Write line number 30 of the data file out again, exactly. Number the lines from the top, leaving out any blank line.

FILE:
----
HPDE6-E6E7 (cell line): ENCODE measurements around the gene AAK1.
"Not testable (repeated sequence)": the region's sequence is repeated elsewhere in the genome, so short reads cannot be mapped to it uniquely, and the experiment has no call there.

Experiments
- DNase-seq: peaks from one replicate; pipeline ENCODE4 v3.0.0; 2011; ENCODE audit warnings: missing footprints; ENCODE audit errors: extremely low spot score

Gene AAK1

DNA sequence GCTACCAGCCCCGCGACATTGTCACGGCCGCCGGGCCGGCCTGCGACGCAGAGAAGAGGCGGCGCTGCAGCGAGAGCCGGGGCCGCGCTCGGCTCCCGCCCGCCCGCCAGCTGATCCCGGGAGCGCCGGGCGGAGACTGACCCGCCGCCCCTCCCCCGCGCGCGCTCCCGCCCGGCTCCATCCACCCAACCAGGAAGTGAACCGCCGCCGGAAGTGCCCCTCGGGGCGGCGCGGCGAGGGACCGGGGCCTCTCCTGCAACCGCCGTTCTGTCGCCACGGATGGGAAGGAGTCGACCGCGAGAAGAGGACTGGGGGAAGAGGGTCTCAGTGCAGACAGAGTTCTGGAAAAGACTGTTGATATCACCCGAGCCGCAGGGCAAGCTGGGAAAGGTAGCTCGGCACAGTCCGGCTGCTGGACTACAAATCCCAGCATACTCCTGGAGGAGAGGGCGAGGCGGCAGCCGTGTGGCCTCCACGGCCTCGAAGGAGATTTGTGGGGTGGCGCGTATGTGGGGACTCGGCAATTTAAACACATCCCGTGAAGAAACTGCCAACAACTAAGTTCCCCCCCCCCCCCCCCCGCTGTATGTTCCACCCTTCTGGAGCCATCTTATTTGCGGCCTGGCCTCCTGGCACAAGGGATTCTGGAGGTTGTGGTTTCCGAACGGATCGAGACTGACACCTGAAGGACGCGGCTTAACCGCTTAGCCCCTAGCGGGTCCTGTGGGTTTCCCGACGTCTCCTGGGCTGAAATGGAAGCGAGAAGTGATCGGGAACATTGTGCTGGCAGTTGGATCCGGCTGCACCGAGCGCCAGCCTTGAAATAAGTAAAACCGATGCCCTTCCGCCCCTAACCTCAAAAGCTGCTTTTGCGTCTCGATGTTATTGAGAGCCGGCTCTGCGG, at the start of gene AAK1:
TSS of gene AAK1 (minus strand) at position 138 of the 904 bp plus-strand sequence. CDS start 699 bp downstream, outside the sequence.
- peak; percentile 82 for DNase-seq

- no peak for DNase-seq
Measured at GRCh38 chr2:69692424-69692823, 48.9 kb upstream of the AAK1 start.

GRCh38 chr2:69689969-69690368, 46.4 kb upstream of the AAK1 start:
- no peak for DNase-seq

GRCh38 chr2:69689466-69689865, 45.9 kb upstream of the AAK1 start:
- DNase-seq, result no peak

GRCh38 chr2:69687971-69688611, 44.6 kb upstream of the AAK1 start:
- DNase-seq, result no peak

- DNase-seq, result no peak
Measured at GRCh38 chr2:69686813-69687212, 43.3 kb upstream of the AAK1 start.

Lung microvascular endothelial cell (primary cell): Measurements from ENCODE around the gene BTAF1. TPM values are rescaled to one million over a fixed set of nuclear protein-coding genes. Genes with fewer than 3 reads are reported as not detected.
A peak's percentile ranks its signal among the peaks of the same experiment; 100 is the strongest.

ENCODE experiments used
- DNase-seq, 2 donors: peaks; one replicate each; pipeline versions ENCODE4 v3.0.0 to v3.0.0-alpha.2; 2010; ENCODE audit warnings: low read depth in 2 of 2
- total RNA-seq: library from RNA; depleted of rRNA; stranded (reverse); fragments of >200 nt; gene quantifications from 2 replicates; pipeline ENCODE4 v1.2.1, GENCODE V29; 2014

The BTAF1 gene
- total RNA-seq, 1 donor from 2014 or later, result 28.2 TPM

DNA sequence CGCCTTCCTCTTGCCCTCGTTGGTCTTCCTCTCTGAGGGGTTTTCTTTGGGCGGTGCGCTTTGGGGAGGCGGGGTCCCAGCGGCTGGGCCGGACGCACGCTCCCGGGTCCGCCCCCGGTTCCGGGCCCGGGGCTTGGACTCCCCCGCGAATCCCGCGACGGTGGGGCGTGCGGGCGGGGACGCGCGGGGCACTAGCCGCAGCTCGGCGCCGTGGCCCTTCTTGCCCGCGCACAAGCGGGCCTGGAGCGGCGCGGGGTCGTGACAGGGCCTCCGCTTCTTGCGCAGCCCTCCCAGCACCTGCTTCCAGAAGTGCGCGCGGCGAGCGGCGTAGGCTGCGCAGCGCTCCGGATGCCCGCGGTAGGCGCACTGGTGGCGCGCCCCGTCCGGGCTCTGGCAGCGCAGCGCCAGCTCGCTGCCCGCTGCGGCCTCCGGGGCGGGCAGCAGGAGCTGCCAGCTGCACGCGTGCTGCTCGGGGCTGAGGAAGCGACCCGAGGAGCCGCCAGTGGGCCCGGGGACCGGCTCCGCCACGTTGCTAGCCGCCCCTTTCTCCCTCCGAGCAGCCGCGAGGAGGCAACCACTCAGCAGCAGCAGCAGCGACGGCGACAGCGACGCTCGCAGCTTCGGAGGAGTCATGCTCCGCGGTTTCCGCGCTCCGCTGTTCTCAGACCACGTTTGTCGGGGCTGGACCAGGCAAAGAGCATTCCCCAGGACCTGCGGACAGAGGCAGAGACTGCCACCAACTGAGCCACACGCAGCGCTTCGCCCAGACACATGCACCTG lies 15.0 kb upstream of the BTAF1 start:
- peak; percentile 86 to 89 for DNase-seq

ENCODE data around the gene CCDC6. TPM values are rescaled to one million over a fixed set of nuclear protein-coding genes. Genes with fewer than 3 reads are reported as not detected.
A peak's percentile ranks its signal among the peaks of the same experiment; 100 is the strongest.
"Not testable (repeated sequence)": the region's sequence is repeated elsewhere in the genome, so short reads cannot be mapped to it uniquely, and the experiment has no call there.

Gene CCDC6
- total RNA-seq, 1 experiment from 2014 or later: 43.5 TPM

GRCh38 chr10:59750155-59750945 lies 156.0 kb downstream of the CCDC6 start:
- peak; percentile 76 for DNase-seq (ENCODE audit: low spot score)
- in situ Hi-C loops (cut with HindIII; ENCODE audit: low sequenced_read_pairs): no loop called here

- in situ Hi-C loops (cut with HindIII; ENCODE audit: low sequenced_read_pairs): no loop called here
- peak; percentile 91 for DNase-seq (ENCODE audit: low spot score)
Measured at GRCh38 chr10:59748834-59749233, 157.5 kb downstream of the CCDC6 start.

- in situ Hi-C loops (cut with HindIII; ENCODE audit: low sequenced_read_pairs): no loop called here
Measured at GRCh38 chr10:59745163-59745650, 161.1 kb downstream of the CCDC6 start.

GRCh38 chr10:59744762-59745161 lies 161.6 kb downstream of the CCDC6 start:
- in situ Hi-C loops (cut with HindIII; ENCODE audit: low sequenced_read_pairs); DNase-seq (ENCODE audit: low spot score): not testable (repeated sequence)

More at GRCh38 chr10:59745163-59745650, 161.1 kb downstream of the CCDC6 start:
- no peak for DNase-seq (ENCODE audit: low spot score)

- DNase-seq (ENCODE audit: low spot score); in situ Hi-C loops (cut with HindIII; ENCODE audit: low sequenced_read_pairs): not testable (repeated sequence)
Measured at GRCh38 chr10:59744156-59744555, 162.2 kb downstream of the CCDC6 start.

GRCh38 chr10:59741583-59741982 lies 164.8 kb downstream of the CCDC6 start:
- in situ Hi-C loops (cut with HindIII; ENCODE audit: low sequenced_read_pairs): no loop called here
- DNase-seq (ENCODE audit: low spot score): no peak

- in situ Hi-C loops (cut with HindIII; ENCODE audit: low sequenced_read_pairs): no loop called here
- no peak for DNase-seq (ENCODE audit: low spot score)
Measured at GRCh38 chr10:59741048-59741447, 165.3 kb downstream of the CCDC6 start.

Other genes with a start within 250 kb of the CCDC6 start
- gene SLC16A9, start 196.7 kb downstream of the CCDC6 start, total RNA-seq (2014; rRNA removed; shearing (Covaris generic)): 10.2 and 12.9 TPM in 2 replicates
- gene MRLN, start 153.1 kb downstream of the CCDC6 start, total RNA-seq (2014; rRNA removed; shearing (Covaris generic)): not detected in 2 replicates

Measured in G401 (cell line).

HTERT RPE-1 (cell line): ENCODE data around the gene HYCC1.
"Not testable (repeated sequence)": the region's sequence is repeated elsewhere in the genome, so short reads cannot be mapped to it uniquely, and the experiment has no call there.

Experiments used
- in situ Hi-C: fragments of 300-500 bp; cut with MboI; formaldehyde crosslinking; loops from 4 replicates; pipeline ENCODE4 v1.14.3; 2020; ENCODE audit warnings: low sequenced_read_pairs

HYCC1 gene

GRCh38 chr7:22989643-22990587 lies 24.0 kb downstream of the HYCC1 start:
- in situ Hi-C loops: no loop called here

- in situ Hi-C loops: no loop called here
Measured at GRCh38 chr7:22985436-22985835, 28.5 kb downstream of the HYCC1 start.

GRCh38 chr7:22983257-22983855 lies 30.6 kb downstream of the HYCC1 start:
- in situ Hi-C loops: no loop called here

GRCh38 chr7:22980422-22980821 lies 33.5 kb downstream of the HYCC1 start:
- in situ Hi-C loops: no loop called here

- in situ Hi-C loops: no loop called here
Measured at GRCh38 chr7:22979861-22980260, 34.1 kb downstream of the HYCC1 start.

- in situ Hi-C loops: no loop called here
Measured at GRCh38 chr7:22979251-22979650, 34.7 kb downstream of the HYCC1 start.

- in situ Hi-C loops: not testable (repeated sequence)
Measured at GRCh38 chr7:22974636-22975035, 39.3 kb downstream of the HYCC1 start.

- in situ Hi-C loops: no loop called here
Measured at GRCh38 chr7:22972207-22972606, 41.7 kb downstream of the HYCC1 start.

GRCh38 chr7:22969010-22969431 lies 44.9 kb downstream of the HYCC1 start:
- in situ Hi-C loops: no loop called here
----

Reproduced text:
"Not testable (repeated sequence)": the region's sequence is repeated elsewhere in the genome, so short reads cannot be mapped to it uniquely, and the experiment has no call there.